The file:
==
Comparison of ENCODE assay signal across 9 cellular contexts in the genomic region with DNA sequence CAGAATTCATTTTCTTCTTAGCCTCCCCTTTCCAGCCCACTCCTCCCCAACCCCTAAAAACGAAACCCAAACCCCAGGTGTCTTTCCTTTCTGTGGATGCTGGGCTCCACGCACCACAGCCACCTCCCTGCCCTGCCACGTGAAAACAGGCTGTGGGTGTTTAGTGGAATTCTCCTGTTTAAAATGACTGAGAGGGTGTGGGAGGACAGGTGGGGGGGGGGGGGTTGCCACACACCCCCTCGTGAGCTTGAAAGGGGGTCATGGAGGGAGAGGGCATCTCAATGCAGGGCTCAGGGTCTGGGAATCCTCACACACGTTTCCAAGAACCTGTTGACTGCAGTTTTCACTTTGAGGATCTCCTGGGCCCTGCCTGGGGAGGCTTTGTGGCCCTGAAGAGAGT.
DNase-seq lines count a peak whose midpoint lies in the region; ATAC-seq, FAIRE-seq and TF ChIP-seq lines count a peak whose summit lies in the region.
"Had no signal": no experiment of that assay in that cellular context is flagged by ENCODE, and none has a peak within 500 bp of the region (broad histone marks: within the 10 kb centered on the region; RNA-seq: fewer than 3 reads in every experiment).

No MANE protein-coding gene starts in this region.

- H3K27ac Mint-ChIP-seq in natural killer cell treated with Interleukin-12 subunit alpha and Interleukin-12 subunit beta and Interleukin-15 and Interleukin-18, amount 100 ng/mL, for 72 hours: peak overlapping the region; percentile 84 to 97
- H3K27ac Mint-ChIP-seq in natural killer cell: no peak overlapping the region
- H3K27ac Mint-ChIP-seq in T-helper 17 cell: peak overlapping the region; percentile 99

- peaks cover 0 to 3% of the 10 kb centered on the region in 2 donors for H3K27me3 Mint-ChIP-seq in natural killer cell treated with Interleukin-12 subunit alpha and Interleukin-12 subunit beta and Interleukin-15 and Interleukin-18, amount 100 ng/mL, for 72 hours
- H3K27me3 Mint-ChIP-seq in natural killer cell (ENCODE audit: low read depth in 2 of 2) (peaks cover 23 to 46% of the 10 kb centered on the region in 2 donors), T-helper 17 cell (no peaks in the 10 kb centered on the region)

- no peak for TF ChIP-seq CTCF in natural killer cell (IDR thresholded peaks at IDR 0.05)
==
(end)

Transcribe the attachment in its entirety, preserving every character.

Comparison of ENCODE assay signal across 9 cellular contexts in the genomic region with DNA sequence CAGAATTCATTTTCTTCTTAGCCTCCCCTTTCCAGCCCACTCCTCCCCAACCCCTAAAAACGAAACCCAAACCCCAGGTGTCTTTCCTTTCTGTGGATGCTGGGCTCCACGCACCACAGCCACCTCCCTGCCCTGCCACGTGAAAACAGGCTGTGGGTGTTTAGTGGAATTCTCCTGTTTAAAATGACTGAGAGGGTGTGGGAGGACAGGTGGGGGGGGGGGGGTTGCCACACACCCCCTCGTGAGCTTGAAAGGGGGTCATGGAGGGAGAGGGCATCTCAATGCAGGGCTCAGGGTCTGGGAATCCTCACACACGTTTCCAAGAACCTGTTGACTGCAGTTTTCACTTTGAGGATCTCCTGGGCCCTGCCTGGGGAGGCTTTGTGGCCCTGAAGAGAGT.
DNase-seq lines count a peak whose midpoint lies in the region; ATAC-seq, FAIRE-seq and TF ChIP-seq lines count a peak whose summit lies in the region.
"Had no signal": no experiment of that assay in that cellular context is flagged by ENCODE, and none has a peak within 500 bp of the region (broad histone marks: within the 10 kb centered on the region; RNA-seq: fewer than 3 reads in every experiment).

No MANE protein-coding gene starts in this region.

- H3K27ac Mint-ChIP-seq in natural killer cell treated with Interleukin-12 subunit alpha and Interleukin-12 subunit beta and Interleukin-15 and Interleukin-18, amount 100 ng/mL, for 72 hours: peak overlapping the region; percentile 84 to 97
- H3K27ac Mint-ChIP-seq in natural killer cell: no peak overlapping the region
- H3K27ac Mint-ChIP-seq in T-helper 17 cell: peak overlapping the region; percentile 99

- peaks cover 0 to 3% of the 10 kb centered on the region in 2 donors for H3K27me3 Mint-ChIP-seq in natural killer cell treated with Interleukin-12 subunit alpha and Interleukin-12 subunit beta and Interleukin-15 and Interleukin-18, amount 100 ng/mL, for 72 hours
- H3K27me3 Mint-ChIP-seq in natural killer cell (ENCODE audit: low read depth in 2 of 2) (peaks cover 23 to 46% of the 10 kb centered on the region in 2 donors), T-helper 17 cell (no peaks in the 10 kb centered on the region)

- no peak for TF ChIP-seq CTCF in natural killer cell (IDR thresholded peaks at IDR 0.05)